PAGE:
Avinash Kaushik has a typically detailed and clear-headed take on website success metrics: namely, the Key Performance Indicators that you select can either save or destroy your business, because what you choose to measure (and pay attention to) defines you as either a customer-centric or customer-hostile organization.
It's a good point and well worth reading, but it exposes a larger truth that I find equally perplexing: that most organizations have a very hard time defining success in the first place.
Let's say you're running a site and carefully gathering metrics. Let's say that you're also lucky or unlucky enough to be running an internal site, so you can loop in Active Directory and know, not only how many people accessed a page, but what department they work for, which office they're in, and other metrics that allow you to translate clicks and page views into concrete business scenarios. You're swimming in quality metrics, so you must certainly have a good handle on site success, right?
Not necessarily. Let's say there are two employees who sit next to each other: Bob and Sally. Bob thinks that, for any good intranet, the employee is the customer. Bob knows that employees come to the intranet to get their jobs done, so his success metrics focus on site paths to critical resources; the shorter the path the better the metric, since an employee who's clicking around looking for something is not a happy, productive employee. Sally, though, knows that the #1 customer in her world is the CCO, and the CCO's top priority is that employees understand what a great job the company is doing. Sally's success metrics will relate, first, to the number of articles that were published to the home page (getting the message out) and, second, the number of page views that those articles receive. The more page views the better the metric, since in Sally's world that translates into an audience actively engaged with her messaging.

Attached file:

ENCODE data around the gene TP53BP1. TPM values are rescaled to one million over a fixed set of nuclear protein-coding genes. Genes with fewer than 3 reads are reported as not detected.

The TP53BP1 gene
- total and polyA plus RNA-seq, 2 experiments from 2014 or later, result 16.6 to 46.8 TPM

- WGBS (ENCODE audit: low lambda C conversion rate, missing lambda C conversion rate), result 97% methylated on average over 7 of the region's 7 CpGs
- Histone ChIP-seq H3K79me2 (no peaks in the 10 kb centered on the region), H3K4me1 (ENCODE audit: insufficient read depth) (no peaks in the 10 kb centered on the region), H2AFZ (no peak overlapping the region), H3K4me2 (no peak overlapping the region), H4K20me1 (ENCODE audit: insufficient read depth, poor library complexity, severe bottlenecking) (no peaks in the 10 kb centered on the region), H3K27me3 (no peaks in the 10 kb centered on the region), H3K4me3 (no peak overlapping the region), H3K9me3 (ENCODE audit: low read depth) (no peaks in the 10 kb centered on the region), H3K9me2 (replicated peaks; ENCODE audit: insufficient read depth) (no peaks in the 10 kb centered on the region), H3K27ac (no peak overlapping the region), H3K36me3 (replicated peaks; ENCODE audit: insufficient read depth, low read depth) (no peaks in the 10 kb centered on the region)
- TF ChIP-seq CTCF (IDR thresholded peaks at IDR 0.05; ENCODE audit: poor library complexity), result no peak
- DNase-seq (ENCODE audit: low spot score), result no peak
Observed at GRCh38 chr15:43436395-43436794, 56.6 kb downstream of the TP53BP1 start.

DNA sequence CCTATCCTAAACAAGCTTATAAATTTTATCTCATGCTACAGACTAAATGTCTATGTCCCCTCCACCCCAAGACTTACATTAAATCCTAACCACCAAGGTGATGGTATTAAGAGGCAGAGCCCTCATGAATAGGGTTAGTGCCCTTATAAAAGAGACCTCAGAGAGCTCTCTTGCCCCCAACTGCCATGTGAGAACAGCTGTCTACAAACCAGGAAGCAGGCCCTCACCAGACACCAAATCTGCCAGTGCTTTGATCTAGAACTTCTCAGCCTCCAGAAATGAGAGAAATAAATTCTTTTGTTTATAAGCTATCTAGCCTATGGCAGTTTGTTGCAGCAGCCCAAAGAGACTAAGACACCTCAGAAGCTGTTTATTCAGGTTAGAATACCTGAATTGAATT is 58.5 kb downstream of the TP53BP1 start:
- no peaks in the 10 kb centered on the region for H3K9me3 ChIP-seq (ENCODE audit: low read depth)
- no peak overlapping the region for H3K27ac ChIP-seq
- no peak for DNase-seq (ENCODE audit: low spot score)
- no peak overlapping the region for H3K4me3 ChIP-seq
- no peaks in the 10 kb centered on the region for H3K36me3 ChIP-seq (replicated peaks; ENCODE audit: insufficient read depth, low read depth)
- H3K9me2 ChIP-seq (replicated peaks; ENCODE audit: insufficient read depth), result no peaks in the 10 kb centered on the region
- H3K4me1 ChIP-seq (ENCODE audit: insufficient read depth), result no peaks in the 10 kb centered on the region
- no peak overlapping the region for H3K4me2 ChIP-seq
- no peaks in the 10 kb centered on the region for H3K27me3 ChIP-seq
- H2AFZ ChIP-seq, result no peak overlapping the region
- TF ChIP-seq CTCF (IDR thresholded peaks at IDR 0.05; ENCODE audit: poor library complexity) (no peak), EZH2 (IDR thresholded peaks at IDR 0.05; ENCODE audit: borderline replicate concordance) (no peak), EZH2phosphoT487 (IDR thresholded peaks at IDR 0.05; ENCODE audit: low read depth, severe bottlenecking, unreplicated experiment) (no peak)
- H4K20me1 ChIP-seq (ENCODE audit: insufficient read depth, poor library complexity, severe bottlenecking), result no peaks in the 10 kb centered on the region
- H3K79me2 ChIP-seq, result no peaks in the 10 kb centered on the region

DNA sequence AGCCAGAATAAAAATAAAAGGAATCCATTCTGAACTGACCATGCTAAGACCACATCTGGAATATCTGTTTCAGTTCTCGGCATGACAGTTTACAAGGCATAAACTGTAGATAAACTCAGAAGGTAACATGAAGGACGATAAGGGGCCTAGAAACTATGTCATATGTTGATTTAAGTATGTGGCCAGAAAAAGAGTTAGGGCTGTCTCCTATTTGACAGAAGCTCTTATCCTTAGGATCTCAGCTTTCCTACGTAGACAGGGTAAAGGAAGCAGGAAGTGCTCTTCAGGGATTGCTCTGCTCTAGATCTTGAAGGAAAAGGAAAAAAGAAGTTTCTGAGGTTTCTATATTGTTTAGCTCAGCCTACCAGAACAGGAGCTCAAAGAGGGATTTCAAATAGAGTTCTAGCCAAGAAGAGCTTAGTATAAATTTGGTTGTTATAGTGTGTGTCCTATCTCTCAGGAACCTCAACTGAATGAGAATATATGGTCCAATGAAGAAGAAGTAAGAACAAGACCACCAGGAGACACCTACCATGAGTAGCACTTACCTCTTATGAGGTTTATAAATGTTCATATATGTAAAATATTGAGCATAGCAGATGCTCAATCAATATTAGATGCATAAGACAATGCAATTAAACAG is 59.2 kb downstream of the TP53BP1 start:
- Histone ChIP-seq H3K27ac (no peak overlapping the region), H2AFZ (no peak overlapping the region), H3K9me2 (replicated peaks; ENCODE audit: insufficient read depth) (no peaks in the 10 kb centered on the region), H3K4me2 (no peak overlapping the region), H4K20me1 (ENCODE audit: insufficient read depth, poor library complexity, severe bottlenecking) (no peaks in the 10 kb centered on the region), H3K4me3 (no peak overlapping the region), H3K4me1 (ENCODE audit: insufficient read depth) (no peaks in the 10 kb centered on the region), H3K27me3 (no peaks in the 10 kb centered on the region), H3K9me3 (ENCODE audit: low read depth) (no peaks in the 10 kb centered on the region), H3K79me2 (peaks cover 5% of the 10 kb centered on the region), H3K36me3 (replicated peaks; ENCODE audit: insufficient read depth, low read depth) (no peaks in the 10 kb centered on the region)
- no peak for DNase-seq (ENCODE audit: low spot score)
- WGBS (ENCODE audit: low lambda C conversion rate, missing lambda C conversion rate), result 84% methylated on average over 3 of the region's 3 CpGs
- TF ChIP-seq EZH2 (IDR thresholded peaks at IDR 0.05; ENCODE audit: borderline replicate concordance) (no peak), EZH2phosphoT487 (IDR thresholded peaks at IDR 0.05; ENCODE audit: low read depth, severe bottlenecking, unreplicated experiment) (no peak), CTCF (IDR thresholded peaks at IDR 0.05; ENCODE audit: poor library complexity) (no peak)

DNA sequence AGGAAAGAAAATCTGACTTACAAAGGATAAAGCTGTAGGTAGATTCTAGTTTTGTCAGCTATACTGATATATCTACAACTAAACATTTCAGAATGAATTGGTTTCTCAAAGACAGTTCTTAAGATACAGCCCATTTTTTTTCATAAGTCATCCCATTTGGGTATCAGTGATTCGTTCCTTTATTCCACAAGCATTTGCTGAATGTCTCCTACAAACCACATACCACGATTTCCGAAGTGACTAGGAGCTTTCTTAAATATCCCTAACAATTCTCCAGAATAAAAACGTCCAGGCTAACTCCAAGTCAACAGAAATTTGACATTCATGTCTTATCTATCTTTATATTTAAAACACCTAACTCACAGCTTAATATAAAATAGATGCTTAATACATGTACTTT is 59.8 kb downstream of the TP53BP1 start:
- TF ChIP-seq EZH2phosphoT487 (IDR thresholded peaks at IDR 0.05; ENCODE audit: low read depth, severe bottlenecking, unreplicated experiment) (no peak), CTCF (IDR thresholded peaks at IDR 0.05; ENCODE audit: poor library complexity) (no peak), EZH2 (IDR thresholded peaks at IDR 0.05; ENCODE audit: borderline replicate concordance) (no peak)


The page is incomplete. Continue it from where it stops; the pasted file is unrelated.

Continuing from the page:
Two definitions of success, both defensible, result in two success metrics that could not be more different.
Avinash underscores the need to choose performance indicators that orient your business in the proper direction, but in my experience a company only rarely will have a single definition of site success. There are many versions of success, some of which can vary from employee to employee, and that complicates the success scenario tremendously.
One truth is undeniable, though: you cannot pretend to build or run a site successfully unless you pull up your socks and engage in the hard work of defining your success metrics. What is your site home page trying to accomplish? What measurable action counts as a success within that scenario? If you get everyone in the room and lead them through that discussion, the various definitions of success have a chance to bubble up to the surface, where they can be reconciled or otherwise dealt with. Without the success metric conversation, the best you're doing is punching the clock and cashing your paycheck, which is good enough for some people but (I trust) not enough for you.